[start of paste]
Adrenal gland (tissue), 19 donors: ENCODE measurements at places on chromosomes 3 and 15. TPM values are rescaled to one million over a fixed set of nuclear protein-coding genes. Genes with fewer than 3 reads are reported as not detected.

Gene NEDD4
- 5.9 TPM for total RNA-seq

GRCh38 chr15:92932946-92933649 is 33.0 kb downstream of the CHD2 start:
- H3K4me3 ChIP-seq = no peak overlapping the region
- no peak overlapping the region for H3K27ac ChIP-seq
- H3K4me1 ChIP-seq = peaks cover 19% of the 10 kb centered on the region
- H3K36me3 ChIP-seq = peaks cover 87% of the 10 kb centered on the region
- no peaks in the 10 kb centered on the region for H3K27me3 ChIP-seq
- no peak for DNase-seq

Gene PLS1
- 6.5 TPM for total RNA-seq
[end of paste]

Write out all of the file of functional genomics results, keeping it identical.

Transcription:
Adrenal gland (tissue), 19 donors: ENCODE measurements at places on chromosomes 3 and 15. TPM values are rescaled to one million over a fixed set of nuclear protein-coding genes. Genes with fewer than 3 reads are reported as not detected.

Gene NEDD4
- 5.9 TPM for total RNA-seq

GRCh38 chr15:92932946-92933649 is 33.0 kb downstream of the CHD2 start:
- H3K4me3 ChIP-seq = no peak overlapping the region
- no peak overlapping the region for H3K27ac ChIP-seq
- H3K4me1 ChIP-seq = peaks cover 19% of the 10 kb centered on the region
- H3K36me3 ChIP-seq = peaks cover 87% of the 10 kb centered on the region
- no peaks in the 10 kb centered on the region for H3K27me3 ChIP-seq
- no peak for DNase-seq

Gene PLS1
- 6.5 TPM for total RNA-seq